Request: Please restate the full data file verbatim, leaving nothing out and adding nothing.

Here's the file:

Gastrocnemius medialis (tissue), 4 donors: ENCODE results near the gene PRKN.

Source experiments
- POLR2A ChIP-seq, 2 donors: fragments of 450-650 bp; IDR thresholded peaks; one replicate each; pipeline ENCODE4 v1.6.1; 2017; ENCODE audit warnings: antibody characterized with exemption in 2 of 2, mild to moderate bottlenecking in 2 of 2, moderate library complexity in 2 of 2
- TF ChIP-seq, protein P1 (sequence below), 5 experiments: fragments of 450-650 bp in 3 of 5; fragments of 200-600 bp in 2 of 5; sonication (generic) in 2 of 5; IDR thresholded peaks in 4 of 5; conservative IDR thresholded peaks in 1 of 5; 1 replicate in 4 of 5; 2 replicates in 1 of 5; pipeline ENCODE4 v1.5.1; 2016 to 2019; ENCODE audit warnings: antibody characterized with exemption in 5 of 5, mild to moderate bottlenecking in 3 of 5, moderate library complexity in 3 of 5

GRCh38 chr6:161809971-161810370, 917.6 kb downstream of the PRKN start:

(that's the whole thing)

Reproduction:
Gastrocnemius medialis (tissue), 4 donors: ENCODE results near the gene PRKN.

Source experiments
- POLR2A ChIP-seq, 2 donors: fragments of 450-650 bp; IDR thresholded peaks; one replicate each; pipeline ENCODE4 v1.6.1; 2017; ENCODE audit warnings: antibody characterized with exemption in 2 of 2, mild to moderate bottlenecking in 2 of 2, moderate library complexity in 2 of 2
- TF ChIP-seq, protein P1 (sequence below), 5 experiments: fragments of 450-650 bp in 3 of 5; fragments of 200-600 bp in 2 of 5; sonication (generic) in 2 of 5; IDR thresholded peaks in 4 of 5; conservative IDR thresholded peaks in 1 of 5; 1 replicate in 4 of 5; 2 replicates in 1 of 5; pipeline ENCODE4 v1.5.1; 2016 to 2019; ENCODE audit warnings: antibody characterized with exemption in 5 of 5, mild to moderate bottlenecking in 3 of 5, moderate library complexity in 3 of 5

GRCh38 chr6:161809971-161810370, 917.6 kb downstream of the PRKN start: